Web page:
An escape-room concept was used to develop a simulation exercise in which staff are placed in a room with multiple games and puzzles. By successfully completing the games, staff are then able to treat a deteriorating patient. If they do so correctly, the door to the room opens and they are able to ‘escape’.
The exercise covers key stages in sepsis care, including identification, the national early warning score (NEWS), escalation, SBAR handover, independent actions, A&E assessment, the ‘sepsis six’, treatment, communication skills and conflict.
An online app, iSEPSIS, was developed to give staff access to the latest national and local guidelines on deteriorating patients and sepsis at the touch of a button. The app includes a quiz to test knowledge, enabling staff to build on their CPD wherever they are – on their computer or smartphone. Upon completion of the quiz, the participant receives an email with a certificate and CPD points, aS does their mentor.
Sepsis packs provided staff with a pre-made septic screen pack, which reduced time to treatment in sepsis.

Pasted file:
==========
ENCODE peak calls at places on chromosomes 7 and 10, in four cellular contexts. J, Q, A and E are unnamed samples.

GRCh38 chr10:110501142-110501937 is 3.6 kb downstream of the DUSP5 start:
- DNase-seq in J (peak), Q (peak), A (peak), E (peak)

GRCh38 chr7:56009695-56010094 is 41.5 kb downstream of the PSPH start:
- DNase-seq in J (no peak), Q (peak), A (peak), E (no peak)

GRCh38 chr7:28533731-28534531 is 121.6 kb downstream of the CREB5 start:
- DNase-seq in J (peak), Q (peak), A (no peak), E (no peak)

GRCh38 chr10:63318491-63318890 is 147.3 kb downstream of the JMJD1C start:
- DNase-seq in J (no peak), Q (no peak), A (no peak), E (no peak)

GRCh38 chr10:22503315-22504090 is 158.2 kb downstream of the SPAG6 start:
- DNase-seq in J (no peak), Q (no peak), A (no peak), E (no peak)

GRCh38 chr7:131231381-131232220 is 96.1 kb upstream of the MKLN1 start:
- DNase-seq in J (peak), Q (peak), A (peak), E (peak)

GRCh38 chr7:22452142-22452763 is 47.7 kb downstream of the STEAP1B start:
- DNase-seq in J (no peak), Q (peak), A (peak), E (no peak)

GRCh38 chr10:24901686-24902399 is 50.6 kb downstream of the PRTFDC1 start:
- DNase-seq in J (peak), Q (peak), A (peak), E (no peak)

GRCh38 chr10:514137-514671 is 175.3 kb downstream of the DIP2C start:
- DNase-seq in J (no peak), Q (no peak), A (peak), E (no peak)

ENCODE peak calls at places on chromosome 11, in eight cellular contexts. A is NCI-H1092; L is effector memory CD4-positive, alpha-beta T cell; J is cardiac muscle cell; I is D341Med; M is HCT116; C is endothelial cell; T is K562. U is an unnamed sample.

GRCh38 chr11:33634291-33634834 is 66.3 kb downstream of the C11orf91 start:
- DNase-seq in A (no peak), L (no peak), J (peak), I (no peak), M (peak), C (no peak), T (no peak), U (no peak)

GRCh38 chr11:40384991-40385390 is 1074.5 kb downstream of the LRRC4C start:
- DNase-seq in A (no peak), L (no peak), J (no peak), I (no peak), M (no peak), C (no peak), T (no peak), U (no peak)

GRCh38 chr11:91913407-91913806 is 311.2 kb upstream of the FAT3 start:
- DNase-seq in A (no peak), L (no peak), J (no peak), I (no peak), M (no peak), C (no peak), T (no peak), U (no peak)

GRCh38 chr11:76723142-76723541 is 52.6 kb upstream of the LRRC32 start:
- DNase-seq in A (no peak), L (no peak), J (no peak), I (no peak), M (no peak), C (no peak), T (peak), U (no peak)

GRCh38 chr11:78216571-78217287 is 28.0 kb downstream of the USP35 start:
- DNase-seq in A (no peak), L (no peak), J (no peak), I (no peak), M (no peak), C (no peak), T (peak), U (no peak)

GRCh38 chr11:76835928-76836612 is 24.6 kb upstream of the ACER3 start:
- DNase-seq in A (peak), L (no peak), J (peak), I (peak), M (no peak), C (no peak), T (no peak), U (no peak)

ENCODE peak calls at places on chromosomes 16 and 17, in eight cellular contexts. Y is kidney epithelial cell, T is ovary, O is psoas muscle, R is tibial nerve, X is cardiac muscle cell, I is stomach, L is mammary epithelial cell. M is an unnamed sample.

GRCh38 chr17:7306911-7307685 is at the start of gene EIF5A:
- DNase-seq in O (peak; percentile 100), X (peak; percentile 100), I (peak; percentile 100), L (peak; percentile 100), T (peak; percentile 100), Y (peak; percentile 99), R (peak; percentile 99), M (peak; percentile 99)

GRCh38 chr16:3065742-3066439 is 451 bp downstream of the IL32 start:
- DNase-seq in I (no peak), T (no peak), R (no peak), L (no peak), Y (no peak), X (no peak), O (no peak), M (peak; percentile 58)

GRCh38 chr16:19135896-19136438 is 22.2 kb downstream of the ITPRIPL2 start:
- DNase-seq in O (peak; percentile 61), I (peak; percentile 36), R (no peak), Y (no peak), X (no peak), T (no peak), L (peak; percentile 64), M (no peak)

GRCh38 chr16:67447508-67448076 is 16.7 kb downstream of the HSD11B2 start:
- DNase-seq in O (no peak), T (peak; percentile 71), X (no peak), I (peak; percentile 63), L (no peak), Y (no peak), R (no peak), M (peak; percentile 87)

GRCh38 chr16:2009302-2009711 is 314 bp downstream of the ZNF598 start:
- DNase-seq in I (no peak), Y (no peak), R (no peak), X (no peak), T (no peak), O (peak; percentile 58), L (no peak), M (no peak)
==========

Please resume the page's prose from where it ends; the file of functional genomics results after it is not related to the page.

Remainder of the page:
And Fun Sepsis was introduced, providing a new way to bring sepsis education to the shop floor. This included Sebastian, the Sepsis Bunny over Easter, which would ask teams questions about sepsis and distribute Easter eggs. Sepsis Flash, a healthy competition in the emergency department promoting fast treatment of patients with sepsis. And @sepsismaggie, a fictional character on Twitter which posts daily about warning signs and effective ways to spot and stop sepsis. This has encouraged discussion about the condition and, at times, engagement with patients and relatives.
Results and benefits